Michigan House Speaker Lee Chatfield (R-Levering) says a policy prohibiting guns in the office of state Rep. Kara Hope (D-Holt) is “discriminatory” and has asked her to refrain from implementing the restriction.
On open carry day, Sept. 10, when 2nd Amendment activists rallied at the Capitol with firearms, Hope posted a sign on her door in the House Office Building stating that it is a “gun-free” office.
Chatfield told Hope to take the sign down that day, but Hope said she needed “a directive in writing with the reasons.” She did not get the letter from Chatfield until Wednesday, she told the Advance.
“Such a discriminatory policy is not only unauthorized but potentially unlawful, and you are hereby directed to immediately refrain from its adoption or implementation,” Chatfield wrote in the directive.
Hope, who has sponsored gun reform legislation, said she is complying with the directive due to the speaker’s power as administrator of the House and is concerned that if she did not take the sign down, he could cut her office’s budget.
“I am only yielding based on what he could do, but I still disagree with his interpretation of the Constitution. I have a big problem with how the speaker characterized the sign on my door,” said Hope. “My intent was never to discriminate against people, and I don’t think I did that by putting my sign up. I don’t think it’s possible to discriminate against an inanimate object, but If I discriminated against anything, I guess it was guns.”
Hope said she posted the sign to ensure her constituents felt safe coming to her office.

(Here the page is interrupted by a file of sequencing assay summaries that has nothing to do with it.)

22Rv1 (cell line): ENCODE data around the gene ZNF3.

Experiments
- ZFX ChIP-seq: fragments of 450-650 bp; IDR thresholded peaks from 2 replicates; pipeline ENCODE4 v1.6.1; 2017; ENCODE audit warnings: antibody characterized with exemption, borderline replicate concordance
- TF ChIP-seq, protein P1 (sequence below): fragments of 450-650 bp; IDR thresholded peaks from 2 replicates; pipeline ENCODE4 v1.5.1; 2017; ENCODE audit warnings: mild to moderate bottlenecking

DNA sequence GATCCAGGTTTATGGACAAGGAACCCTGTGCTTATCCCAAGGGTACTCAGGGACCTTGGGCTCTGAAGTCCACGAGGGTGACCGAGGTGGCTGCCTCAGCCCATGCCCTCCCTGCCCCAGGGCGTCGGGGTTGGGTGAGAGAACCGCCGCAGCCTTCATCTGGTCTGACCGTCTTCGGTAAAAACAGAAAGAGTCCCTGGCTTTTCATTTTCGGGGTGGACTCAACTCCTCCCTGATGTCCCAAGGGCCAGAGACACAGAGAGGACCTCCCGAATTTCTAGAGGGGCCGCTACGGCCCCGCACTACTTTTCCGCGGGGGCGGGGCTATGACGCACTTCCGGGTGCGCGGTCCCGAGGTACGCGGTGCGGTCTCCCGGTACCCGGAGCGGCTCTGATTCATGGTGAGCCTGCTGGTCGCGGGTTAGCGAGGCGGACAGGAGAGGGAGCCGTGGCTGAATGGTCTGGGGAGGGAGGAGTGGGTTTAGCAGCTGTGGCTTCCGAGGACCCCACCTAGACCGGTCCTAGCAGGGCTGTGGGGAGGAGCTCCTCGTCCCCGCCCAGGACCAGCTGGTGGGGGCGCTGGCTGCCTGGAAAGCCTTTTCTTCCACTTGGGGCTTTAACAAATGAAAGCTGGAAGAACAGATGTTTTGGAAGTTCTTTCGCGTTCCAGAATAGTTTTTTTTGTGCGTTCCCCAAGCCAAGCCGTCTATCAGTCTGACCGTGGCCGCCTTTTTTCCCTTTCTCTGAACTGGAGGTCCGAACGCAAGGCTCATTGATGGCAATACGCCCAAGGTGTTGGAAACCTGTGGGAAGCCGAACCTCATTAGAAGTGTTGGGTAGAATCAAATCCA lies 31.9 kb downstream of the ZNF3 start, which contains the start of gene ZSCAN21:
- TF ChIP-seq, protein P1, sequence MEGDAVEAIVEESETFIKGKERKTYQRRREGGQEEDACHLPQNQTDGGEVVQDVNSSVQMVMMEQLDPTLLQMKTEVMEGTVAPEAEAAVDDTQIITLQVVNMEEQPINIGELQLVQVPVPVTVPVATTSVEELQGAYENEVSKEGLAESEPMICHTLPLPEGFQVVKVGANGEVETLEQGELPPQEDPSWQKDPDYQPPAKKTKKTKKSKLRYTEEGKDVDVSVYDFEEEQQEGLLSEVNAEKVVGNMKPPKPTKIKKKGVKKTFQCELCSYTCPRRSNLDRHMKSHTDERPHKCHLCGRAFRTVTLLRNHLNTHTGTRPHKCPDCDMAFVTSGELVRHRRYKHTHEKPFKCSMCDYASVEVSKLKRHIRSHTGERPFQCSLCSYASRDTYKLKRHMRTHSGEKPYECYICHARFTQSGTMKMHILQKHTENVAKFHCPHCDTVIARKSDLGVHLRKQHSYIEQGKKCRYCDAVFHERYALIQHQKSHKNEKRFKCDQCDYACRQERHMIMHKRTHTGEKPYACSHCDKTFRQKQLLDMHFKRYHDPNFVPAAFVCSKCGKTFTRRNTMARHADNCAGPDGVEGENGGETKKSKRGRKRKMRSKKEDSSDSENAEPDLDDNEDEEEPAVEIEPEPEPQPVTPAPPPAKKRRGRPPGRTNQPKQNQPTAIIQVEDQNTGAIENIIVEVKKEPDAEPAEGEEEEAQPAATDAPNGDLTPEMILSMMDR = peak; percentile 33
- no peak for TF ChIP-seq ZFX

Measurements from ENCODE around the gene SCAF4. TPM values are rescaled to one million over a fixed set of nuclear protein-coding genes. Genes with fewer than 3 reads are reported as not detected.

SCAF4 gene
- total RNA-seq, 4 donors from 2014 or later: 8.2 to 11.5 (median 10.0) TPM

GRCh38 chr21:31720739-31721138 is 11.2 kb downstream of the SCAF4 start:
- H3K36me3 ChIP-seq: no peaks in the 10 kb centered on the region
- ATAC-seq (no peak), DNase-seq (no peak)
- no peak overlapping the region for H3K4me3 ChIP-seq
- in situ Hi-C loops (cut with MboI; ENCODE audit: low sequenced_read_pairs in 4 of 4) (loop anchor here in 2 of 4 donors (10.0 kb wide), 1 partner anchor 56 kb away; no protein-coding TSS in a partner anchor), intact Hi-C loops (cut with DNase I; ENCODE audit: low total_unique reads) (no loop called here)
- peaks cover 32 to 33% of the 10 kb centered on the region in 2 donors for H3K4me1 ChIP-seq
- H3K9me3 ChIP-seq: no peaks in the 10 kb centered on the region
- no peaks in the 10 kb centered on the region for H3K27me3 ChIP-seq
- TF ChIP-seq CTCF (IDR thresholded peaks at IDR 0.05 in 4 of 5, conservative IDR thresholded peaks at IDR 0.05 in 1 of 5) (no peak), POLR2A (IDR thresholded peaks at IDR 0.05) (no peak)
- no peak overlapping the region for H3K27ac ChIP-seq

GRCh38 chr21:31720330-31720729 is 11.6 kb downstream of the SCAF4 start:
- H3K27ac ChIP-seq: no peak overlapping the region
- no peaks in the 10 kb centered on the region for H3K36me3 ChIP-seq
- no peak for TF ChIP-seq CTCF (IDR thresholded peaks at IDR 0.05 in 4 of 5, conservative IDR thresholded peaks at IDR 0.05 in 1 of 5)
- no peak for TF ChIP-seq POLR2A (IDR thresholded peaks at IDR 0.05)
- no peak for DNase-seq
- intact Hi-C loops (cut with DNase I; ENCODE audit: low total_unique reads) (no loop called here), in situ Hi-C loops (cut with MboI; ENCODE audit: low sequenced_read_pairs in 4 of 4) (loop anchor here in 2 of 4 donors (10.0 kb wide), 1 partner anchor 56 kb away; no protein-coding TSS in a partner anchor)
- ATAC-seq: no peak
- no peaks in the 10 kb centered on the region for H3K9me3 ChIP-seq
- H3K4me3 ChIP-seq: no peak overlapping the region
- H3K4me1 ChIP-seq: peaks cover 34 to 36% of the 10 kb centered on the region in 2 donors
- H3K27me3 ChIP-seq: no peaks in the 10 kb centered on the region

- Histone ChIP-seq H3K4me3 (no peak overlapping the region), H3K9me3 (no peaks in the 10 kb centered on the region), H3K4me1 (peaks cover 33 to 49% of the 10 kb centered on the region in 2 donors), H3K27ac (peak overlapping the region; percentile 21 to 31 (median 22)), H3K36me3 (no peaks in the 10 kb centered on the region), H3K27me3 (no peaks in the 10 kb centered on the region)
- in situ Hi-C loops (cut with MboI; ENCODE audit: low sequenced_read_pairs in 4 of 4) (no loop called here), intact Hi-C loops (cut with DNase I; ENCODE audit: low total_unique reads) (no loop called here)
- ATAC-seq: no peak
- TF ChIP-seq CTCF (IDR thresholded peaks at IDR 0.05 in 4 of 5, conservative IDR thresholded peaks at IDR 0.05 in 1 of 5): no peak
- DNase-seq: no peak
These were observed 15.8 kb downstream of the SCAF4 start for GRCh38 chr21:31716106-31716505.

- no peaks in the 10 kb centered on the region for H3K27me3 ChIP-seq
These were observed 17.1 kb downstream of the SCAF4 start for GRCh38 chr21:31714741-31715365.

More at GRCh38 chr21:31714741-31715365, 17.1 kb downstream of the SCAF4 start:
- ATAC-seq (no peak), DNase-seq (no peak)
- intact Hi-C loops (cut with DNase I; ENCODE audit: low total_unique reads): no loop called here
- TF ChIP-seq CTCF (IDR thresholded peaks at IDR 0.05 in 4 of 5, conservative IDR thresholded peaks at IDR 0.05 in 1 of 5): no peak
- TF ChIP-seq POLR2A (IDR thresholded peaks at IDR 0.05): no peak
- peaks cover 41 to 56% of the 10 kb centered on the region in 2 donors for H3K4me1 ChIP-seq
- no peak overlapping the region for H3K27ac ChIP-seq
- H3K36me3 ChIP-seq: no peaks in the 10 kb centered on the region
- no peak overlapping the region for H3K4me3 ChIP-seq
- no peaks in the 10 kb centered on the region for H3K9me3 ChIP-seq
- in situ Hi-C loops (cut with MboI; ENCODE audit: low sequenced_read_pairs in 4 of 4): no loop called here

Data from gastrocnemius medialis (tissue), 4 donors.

“The Speaker is forcing me to sacrifice the First Amendment rights of any constituent looking to enter my office and speak with their elected representative in an environment where they feel safe, and that is not something I should be asked to do,” Hope said in a press release Wednesday. “The sign was simply there in an effort to ensure the safety of anyone in my office on Sept. 10, the day of the Second Amendment rally.”
Chatfield wrote in his letter to Hope that her safety and that of her employees “remains of paramount importance to the House.” He said that any threats to Hope’s safety will be taken seriously and addressed by the House team of sergeants.
“Michigan residents have a constitutional right to petition their representatives. Legislators legally cannot place categorical restrictions on that right, including for citizens exercising other constitutional rights,” added Gideon D’Assandro, a spokesman for Chatfield.
In 2018, Chatfield carried an unregistered loaded handgun in his bag while going through a security checkpoint at Pellston Regional Airport. He was not criminally charged by Emmet County Prosecutor James Linderman, who claimed under current state statute the prosecution was not possible. Chatfield faced a $250 fine for not registering the firearm and a $1,960 fine to the federal Transportation Security Administration for the incident.
Hope referenced that in her press release.
“Given his history, I know Speaker Chatfield has a very casual, even careless attitude toward guns, but I do not share that attitude,” she said. “Yet because the Speaker is the person who ultimately controls our office allotment — and therefore the resources I am able to use to serve my constituents — I feel as though I have no choice but to adhere to his demand.”